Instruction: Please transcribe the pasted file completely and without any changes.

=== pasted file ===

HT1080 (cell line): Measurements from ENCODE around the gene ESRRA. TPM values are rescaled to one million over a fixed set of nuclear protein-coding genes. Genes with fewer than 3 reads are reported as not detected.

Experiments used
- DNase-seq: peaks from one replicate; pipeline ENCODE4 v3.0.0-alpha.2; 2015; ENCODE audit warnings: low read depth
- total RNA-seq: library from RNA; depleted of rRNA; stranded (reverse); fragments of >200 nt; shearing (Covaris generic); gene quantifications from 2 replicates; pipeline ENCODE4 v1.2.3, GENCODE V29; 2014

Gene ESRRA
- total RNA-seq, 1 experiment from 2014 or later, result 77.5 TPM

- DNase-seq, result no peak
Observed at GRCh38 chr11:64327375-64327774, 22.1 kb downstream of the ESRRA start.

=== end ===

HT1080 (cell line): Measurements from ENCODE around the gene ESRRA. TPM values are rescaled to one million over a fixed set of nuclear protein-coding genes. Genes with fewer than 3 reads are reported as not detected.

Experiments used
- DNase-seq: peaks from one replicate; pipeline ENCODE4 v3.0.0-alpha.2; 2015; ENCODE audit warnings: low read depth
- total RNA-seq: library from RNA; depleted of rRNA; stranded (reverse); fragments of >200 nt; shearing (Covaris generic); gene quantifications from 2 replicates; pipeline ENCODE4 v1.2.3, GENCODE V29; 2014

Gene ESRRA
- total RNA-seq, 1 experiment from 2014 or later, result 77.5 TPM

- DNase-seq, result no peak
Observed at GRCh38 chr11:64327375-64327774, 22.1 kb downstream of the ESRRA start.